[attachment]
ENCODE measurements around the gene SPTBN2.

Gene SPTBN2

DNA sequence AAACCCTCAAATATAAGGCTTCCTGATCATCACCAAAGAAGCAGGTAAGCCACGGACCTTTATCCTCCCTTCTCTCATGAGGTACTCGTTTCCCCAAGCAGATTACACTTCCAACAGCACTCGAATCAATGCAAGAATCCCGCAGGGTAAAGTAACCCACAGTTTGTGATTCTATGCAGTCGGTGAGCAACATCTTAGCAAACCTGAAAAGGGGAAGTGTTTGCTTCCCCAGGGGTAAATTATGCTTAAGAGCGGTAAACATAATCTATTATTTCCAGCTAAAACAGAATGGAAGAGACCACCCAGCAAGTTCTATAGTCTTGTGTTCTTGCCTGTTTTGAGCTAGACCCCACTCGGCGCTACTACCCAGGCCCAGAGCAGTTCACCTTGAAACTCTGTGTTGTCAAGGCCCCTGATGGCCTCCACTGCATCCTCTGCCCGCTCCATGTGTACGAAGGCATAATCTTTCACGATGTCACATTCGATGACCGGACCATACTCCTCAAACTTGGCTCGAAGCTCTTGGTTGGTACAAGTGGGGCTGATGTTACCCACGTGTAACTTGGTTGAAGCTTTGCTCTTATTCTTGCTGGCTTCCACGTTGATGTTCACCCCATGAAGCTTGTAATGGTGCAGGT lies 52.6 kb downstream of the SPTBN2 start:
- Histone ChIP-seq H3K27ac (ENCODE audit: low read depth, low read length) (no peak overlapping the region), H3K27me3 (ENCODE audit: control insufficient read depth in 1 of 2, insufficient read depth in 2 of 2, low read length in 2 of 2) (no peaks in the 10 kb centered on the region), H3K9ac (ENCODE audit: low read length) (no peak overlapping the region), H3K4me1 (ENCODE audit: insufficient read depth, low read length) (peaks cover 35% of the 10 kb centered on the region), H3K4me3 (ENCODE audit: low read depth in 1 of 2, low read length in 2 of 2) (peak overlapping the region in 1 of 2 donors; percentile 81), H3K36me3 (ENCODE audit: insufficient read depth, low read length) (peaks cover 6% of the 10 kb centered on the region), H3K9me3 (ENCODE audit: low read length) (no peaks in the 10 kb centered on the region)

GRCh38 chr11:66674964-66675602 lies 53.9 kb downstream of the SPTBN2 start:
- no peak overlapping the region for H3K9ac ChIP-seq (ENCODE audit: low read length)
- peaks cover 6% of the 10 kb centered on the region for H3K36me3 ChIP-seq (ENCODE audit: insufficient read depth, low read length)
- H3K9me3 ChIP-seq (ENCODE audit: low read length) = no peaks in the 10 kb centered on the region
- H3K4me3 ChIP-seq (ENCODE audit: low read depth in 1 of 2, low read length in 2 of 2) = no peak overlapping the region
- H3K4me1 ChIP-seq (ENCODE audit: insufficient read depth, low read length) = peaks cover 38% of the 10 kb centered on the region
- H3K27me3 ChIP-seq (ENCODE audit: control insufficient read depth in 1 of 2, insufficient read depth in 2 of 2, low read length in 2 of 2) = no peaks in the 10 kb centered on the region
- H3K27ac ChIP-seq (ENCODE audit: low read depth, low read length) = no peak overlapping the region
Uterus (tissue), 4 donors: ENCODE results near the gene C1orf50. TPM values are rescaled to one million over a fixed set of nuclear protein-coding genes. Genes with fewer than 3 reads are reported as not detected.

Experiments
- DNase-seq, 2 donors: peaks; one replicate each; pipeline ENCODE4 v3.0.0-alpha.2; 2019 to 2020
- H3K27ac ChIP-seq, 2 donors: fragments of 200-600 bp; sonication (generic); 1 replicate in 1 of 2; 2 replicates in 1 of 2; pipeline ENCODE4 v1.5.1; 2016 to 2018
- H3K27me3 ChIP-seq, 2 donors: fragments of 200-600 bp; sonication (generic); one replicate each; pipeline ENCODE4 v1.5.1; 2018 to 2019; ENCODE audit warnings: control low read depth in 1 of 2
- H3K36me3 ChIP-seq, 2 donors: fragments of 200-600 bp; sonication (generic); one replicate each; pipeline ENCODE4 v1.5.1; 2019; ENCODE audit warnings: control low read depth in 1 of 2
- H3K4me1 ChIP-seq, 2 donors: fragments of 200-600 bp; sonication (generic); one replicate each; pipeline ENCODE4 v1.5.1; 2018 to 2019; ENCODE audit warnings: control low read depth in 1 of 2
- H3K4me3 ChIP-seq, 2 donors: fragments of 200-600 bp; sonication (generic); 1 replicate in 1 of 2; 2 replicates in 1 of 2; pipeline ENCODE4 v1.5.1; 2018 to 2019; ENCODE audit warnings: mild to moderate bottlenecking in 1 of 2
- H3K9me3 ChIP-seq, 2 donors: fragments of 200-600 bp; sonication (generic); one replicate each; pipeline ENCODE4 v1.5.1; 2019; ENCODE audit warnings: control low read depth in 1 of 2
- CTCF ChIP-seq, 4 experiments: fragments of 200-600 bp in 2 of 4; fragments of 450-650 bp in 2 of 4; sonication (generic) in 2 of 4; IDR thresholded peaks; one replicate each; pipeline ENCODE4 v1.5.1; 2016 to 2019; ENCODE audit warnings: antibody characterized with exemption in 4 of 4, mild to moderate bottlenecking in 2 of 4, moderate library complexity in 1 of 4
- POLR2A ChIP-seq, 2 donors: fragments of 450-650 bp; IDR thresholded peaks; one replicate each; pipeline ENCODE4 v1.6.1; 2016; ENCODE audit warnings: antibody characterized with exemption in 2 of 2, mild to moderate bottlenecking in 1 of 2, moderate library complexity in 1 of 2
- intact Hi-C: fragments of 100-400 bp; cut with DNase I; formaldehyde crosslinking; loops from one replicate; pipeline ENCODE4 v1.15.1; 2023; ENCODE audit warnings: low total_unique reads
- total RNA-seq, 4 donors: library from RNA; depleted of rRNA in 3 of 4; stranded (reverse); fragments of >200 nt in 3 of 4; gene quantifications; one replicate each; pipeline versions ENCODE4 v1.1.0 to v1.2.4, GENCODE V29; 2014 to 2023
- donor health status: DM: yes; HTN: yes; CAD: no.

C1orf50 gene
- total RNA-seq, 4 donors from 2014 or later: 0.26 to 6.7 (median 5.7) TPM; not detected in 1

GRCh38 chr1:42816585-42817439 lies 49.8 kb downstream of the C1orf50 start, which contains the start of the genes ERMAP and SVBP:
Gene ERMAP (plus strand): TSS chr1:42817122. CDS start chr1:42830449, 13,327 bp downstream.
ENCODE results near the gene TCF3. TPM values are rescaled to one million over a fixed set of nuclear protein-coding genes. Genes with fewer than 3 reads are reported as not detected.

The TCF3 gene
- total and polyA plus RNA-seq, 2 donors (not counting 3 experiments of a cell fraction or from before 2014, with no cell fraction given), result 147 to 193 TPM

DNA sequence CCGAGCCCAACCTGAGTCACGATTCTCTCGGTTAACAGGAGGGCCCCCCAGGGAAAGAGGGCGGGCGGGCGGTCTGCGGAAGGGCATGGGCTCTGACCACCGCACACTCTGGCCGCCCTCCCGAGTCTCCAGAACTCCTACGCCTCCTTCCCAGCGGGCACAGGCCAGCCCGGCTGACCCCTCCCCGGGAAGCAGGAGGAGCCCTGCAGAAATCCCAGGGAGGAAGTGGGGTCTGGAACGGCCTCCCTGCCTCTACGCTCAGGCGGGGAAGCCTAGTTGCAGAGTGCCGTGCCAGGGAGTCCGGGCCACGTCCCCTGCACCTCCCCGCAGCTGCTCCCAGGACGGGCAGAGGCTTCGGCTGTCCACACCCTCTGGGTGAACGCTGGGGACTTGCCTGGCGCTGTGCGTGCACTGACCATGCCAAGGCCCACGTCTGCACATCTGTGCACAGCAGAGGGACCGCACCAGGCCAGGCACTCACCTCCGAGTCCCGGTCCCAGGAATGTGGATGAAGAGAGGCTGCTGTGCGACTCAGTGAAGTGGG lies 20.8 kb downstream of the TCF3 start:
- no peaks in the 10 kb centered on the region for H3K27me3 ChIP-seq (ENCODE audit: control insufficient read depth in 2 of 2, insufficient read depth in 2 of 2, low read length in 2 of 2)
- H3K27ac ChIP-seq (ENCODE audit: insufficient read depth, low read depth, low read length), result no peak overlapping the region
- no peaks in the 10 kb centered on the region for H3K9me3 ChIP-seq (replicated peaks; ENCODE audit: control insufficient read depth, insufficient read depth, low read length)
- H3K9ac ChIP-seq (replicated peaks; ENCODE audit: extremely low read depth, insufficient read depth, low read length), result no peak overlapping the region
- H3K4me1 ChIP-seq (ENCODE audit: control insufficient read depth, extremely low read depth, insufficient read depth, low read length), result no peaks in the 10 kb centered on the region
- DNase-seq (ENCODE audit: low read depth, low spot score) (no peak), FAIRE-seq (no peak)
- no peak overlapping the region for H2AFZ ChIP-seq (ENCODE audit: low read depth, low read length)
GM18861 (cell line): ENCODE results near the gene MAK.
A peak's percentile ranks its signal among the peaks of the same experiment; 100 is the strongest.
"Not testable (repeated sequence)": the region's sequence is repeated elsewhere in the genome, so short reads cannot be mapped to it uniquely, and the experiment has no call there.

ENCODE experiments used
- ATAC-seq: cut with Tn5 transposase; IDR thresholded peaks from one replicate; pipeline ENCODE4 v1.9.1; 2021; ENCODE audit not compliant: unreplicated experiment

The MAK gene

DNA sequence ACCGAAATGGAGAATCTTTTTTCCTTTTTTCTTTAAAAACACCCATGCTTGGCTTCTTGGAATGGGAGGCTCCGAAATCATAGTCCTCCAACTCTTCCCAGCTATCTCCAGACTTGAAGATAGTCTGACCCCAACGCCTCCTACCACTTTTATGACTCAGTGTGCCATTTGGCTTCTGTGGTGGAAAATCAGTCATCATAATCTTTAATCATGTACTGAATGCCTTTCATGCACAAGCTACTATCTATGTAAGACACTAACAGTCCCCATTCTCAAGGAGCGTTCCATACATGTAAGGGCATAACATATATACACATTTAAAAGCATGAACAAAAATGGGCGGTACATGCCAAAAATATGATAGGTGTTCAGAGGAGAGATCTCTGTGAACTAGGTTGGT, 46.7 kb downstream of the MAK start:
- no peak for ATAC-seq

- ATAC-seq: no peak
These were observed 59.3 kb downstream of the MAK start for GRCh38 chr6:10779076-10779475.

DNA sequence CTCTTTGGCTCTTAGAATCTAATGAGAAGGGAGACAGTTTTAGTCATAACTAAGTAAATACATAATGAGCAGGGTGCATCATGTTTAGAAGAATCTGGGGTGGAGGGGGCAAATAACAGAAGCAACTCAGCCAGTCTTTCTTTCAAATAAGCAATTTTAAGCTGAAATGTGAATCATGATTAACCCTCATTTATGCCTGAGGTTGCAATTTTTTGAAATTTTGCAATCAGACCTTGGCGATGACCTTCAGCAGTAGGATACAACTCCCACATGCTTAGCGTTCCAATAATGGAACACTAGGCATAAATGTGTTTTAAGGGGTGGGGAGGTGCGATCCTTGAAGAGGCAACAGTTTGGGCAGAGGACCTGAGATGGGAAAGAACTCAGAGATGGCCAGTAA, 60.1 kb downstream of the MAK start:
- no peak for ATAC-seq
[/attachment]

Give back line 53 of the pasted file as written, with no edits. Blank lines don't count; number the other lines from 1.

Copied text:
- no peak for ATAC-seq